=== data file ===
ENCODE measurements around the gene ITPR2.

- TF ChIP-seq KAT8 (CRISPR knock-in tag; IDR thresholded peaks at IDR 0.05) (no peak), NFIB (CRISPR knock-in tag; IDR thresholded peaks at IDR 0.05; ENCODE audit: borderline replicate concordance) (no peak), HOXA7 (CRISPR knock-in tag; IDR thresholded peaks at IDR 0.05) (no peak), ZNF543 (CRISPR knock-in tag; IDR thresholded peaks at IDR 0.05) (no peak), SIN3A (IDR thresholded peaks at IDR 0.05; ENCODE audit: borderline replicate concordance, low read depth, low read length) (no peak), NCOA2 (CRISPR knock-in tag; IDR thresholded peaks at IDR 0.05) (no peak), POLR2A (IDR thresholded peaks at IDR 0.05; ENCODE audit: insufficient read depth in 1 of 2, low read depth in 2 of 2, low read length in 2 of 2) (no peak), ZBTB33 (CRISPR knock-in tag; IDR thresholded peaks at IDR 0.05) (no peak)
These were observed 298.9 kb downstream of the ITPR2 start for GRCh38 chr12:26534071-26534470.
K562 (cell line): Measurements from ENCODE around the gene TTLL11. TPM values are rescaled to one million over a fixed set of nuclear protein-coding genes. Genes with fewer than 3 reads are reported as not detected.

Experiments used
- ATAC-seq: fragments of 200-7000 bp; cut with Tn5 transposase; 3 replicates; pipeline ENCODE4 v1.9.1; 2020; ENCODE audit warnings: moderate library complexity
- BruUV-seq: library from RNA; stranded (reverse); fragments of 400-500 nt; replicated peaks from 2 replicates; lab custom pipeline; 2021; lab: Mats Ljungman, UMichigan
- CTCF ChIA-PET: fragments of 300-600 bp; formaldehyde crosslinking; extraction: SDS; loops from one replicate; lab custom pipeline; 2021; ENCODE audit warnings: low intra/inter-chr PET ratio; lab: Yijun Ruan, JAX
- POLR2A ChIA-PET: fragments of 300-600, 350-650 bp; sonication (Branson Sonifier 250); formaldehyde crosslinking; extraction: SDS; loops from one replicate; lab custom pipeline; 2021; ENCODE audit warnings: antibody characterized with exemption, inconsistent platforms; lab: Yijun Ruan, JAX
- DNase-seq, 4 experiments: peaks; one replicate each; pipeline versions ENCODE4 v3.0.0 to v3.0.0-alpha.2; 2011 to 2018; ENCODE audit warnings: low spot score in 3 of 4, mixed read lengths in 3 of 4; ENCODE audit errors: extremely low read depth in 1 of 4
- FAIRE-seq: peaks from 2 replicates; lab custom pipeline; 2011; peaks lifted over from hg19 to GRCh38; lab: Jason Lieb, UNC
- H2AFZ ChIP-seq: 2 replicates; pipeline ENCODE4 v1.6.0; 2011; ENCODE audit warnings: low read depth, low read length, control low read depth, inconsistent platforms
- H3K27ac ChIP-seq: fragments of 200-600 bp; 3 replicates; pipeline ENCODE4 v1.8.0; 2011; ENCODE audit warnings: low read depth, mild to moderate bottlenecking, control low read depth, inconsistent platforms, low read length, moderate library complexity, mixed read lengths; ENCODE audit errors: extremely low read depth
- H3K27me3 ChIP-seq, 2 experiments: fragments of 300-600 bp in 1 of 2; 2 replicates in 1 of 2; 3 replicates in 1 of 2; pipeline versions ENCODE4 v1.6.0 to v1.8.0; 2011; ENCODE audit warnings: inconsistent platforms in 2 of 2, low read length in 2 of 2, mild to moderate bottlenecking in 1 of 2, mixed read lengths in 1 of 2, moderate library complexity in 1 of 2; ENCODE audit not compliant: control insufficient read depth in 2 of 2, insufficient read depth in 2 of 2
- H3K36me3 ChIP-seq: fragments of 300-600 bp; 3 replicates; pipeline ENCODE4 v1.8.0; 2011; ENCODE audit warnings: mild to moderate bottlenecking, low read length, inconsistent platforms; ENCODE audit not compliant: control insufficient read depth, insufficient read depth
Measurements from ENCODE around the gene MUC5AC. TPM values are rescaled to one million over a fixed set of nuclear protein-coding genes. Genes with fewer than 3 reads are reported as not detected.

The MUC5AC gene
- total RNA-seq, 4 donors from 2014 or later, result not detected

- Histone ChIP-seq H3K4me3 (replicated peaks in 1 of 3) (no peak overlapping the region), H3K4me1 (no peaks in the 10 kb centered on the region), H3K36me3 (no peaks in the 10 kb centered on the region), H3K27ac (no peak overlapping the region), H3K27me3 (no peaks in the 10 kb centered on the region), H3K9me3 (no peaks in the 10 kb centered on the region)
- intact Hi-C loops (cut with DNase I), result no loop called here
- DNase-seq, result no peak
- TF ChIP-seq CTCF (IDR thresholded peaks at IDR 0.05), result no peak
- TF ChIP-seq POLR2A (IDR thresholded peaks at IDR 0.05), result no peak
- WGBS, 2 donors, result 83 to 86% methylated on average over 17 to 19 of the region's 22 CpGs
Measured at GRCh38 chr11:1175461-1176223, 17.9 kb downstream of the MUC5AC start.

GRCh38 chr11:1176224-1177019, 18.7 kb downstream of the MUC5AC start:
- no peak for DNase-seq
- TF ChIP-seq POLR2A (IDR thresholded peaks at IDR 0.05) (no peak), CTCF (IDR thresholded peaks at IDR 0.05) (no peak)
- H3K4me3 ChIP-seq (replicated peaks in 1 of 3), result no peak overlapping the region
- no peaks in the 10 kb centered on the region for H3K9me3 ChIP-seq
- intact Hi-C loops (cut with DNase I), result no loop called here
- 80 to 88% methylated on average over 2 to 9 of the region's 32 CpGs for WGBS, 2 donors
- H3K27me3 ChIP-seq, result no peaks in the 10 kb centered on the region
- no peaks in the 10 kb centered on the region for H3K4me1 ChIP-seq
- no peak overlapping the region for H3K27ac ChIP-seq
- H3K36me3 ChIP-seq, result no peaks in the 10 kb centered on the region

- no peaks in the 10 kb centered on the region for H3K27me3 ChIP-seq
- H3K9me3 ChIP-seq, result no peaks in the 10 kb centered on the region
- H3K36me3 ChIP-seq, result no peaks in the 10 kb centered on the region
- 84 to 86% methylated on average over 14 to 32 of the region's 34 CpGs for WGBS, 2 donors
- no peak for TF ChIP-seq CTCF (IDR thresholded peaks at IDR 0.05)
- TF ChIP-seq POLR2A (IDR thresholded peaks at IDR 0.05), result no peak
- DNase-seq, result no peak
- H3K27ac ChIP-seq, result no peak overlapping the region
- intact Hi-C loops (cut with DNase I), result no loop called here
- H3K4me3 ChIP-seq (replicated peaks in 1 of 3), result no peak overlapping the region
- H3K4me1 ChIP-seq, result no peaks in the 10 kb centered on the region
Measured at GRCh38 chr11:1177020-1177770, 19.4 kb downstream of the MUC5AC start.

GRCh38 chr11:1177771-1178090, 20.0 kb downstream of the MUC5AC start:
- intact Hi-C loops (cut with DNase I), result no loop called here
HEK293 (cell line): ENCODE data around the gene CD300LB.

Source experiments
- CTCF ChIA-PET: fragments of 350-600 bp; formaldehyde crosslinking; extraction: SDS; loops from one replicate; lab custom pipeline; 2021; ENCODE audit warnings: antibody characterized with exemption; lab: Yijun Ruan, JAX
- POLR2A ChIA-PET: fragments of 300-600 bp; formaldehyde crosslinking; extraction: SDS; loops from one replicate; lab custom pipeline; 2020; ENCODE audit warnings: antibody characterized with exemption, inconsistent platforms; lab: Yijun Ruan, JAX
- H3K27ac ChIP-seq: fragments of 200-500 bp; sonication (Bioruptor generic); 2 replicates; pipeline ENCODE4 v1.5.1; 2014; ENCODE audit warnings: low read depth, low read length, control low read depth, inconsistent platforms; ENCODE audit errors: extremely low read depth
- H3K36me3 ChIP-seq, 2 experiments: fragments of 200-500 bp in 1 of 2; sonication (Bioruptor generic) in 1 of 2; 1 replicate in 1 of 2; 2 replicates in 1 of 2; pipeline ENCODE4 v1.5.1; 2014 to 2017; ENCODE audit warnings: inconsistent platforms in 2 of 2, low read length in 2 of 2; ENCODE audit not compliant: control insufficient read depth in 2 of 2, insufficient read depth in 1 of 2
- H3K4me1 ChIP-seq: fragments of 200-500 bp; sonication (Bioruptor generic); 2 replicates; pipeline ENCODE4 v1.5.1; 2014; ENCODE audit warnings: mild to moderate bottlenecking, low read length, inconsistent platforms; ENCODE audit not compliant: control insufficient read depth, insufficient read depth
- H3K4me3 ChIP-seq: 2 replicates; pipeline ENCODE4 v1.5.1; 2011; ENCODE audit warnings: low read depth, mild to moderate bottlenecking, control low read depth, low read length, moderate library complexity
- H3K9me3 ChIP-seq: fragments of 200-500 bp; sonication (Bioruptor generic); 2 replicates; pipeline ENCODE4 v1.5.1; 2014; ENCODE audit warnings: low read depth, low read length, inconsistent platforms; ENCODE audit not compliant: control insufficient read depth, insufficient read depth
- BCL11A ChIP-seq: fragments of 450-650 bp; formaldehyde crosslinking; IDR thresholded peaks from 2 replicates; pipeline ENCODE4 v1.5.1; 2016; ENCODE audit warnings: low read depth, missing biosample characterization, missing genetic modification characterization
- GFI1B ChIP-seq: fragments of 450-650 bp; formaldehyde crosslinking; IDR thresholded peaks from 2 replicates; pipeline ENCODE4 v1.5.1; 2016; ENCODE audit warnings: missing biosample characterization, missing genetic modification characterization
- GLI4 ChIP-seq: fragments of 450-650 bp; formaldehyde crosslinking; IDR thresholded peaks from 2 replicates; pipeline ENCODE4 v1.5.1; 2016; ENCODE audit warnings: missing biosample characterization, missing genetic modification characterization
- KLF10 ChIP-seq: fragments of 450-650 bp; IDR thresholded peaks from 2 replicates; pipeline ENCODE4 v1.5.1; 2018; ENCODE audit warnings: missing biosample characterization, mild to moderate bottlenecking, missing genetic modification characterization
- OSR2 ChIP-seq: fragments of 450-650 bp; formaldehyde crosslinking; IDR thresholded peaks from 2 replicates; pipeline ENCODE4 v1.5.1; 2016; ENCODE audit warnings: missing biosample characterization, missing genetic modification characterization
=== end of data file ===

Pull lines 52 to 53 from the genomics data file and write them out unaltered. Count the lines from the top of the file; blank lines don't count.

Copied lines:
Source experiments
- CTCF ChIA-PET: fragments of 350-600 bp; formaldehyde crosslinking; extraction: SDS; loops from one replicate; lab custom pipeline; 2021; ENCODE audit warnings: antibody characterized with exemption; lab: Yijun Ruan, JAX